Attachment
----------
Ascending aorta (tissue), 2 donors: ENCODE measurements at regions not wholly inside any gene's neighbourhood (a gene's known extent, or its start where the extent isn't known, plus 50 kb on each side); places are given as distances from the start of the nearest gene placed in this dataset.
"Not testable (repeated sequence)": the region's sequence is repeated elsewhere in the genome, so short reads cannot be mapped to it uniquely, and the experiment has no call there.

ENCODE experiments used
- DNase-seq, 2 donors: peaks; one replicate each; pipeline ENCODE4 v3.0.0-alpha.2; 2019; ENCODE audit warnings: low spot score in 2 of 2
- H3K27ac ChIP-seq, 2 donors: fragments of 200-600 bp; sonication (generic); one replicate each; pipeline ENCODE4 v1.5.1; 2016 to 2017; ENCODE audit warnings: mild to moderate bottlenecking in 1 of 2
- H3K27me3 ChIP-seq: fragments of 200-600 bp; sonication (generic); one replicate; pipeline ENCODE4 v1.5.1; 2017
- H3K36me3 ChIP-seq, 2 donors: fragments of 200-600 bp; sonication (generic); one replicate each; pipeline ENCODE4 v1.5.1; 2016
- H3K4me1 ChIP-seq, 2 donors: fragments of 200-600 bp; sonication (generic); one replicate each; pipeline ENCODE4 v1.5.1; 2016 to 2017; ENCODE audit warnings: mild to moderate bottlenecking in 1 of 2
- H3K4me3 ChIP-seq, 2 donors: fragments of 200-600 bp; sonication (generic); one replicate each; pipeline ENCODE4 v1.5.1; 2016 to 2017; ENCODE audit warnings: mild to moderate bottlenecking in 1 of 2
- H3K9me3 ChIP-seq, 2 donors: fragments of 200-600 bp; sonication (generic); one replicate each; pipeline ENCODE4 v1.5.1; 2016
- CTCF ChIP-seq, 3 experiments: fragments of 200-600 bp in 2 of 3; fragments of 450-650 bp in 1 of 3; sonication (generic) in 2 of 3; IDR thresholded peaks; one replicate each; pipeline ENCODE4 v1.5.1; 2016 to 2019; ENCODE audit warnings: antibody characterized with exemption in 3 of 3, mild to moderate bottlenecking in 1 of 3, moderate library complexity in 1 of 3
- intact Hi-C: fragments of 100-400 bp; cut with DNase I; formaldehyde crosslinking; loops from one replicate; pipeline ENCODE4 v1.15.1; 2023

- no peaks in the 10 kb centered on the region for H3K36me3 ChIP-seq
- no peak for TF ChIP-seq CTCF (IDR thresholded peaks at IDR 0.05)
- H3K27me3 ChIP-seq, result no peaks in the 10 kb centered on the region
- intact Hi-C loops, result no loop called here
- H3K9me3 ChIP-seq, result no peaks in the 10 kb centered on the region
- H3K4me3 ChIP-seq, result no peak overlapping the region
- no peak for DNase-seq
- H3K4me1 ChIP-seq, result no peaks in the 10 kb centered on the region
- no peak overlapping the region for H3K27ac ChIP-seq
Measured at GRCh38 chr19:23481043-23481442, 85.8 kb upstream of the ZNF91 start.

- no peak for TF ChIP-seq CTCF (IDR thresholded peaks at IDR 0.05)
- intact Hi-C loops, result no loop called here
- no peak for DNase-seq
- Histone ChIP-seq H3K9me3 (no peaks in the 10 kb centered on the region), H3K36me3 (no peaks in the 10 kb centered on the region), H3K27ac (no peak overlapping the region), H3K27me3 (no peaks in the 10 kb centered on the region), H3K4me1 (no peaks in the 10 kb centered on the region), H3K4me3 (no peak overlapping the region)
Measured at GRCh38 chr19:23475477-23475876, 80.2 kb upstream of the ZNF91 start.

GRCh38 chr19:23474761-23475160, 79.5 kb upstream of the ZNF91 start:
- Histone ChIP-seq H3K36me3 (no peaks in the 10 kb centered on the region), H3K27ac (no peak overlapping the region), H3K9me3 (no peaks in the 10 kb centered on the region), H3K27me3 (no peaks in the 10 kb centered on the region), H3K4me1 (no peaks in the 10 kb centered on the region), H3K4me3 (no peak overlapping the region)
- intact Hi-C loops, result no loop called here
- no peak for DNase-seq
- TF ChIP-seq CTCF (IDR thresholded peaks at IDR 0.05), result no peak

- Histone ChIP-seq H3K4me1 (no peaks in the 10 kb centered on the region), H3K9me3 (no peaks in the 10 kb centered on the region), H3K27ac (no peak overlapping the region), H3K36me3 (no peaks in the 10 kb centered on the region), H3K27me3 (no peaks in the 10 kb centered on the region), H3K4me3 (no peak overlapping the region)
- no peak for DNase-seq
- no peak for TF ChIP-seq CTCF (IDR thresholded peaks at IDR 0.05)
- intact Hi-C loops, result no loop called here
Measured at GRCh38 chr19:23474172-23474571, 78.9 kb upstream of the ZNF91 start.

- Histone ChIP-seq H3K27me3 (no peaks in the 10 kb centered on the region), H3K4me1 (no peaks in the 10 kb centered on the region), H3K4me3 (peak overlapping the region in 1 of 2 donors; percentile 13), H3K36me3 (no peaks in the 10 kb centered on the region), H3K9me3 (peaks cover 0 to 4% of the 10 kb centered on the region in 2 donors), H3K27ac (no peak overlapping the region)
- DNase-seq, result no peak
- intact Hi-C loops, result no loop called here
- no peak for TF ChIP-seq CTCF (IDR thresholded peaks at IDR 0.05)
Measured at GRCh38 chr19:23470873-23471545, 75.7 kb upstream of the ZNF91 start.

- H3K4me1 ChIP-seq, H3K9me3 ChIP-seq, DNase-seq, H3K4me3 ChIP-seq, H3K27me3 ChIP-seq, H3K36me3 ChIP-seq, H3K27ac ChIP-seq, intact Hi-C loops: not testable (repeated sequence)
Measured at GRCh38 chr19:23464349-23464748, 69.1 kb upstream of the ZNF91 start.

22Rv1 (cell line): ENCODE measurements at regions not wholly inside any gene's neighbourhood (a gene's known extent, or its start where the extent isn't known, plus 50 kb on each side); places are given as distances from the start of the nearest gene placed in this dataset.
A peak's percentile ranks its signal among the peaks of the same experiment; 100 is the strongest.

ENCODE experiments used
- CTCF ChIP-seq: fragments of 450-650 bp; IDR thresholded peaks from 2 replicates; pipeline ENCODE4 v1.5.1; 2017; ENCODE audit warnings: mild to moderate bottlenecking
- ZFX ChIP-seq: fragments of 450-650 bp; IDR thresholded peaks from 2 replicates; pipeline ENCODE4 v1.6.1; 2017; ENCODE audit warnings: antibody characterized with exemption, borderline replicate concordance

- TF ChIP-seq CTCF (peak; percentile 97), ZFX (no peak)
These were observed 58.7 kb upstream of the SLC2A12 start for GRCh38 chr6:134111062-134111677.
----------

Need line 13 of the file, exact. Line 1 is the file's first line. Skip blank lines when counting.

- no peaks in the 10 kb centered on the region for H3K36me3 ChIP-seq